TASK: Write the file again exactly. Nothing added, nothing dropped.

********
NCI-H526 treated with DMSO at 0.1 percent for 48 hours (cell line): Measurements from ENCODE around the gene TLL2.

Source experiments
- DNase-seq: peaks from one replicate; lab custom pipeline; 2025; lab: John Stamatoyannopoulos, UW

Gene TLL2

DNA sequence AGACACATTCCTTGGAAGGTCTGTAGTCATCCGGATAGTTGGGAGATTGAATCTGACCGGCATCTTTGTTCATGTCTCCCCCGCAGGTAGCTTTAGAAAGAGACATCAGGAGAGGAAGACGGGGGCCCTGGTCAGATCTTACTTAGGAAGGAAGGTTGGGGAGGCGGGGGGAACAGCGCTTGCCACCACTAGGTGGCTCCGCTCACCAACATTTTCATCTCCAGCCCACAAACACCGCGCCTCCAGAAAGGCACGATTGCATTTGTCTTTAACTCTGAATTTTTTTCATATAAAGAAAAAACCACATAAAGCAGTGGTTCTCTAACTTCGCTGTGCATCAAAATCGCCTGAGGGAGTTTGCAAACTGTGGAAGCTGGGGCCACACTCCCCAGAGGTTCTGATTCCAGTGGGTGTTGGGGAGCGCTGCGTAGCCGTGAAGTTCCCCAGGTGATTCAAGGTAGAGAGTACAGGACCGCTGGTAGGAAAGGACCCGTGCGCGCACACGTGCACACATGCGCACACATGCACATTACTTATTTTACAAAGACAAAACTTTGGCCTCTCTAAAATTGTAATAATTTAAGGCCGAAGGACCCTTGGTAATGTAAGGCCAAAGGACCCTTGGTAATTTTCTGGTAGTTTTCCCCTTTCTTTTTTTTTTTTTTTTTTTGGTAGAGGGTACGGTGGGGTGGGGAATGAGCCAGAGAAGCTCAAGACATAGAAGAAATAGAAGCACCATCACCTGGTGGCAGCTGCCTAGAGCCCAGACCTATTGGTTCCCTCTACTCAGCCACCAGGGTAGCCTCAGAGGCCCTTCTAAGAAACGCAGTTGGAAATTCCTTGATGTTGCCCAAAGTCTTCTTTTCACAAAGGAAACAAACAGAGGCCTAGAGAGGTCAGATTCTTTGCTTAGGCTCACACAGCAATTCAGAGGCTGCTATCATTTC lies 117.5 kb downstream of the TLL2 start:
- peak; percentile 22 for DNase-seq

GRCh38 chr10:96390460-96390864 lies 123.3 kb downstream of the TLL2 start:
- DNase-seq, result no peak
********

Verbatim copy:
NCI-H526 treated with DMSO at 0.1 percent for 48 hours (cell line): Measurements from ENCODE around the gene TLL2.

Source experiments
- DNase-seq: peaks from one replicate; lab custom pipeline; 2025; lab: John Stamatoyannopoulos, UW

Gene TLL2

DNA sequence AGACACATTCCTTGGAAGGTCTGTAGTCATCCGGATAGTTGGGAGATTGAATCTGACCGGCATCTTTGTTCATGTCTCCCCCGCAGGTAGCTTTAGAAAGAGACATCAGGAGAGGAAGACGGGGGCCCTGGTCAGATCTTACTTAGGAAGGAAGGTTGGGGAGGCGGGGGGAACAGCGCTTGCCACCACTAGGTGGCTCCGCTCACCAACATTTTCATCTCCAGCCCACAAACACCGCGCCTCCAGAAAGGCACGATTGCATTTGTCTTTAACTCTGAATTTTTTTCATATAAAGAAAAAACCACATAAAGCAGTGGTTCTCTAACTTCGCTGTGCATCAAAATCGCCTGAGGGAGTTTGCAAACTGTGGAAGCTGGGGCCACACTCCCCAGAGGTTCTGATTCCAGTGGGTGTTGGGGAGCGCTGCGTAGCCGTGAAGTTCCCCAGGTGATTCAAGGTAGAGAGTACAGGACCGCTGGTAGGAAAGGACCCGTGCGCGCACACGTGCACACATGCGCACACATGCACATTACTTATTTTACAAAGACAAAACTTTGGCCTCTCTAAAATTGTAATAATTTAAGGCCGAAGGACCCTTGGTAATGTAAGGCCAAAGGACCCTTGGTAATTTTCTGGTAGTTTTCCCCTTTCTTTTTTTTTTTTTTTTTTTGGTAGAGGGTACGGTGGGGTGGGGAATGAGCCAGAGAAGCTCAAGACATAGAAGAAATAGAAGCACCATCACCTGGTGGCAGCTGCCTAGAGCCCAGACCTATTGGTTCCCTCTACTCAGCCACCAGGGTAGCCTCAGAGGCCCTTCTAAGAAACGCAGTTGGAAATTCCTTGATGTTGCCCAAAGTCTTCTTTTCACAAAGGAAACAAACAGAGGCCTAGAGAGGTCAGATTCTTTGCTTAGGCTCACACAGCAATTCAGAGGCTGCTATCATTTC lies 117.5 kb downstream of the TLL2 start:
- peak; percentile 22 for DNase-seq

GRCh38 chr10:96390460-96390864 lies 123.3 kb downstream of the TLL2 start:
- DNase-seq, result no peak